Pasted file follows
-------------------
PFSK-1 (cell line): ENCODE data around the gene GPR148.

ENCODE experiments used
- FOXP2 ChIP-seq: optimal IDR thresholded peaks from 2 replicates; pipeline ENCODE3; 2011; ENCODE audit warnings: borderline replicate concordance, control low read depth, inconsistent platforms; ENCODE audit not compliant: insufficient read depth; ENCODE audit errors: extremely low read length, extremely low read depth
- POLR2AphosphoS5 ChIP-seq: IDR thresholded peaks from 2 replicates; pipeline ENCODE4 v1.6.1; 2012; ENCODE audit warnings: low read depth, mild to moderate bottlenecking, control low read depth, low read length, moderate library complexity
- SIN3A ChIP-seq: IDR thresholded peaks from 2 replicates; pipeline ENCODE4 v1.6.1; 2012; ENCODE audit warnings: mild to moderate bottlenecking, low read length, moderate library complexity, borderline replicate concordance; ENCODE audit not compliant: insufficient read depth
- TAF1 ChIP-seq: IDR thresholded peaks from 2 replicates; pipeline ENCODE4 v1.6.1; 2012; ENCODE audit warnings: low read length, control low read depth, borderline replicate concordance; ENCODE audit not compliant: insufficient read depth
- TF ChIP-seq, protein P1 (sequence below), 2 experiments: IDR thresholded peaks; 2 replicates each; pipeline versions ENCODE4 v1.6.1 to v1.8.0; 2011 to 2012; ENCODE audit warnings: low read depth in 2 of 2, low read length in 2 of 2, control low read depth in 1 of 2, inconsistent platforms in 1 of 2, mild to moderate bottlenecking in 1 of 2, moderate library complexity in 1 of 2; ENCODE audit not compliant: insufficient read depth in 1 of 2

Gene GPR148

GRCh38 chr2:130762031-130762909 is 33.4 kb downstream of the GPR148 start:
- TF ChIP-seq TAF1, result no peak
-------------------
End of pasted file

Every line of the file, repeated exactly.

PFSK-1 (cell line): ENCODE data around the gene GPR148.

ENCODE experiments used
- FOXP2 ChIP-seq: optimal IDR thresholded peaks from 2 replicates; pipeline ENCODE3; 2011; ENCODE audit warnings: borderline replicate concordance, control low read depth, inconsistent platforms; ENCODE audit not compliant: insufficient read depth; ENCODE audit errors: extremely low read length, extremely low read depth
- POLR2AphosphoS5 ChIP-seq: IDR thresholded peaks from 2 replicates; pipeline ENCODE4 v1.6.1; 2012; ENCODE audit warnings: low read depth, mild to moderate bottlenecking, control low read depth, low read length, moderate library complexity
- SIN3A ChIP-seq: IDR thresholded peaks from 2 replicates; pipeline ENCODE4 v1.6.1; 2012; ENCODE audit warnings: mild to moderate bottlenecking, low read length, moderate library complexity, borderline replicate concordance; ENCODE audit not compliant: insufficient read depth
- TAF1 ChIP-seq: IDR thresholded peaks from 2 replicates; pipeline ENCODE4 v1.6.1; 2012; ENCODE audit warnings: low read length, control low read depth, borderline replicate concordance; ENCODE audit not compliant: insufficient read depth
- TF ChIP-seq, protein P1 (sequence below), 2 experiments: IDR thresholded peaks; 2 replicates each; pipeline versions ENCODE4 v1.6.1 to v1.8.0; 2011 to 2012; ENCODE audit warnings: low read depth in 2 of 2, low read length in 2 of 2, control low read depth in 1 of 2, inconsistent platforms in 1 of 2, mild to moderate bottlenecking in 1 of 2, moderate library complexity in 1 of 2; ENCODE audit not compliant: insufficient read depth in 1 of 2

Gene GPR148

GRCh38 chr2:130762031-130762909 is 33.4 kb downstream of the GPR148 start:
- TF ChIP-seq TAF1, result no peak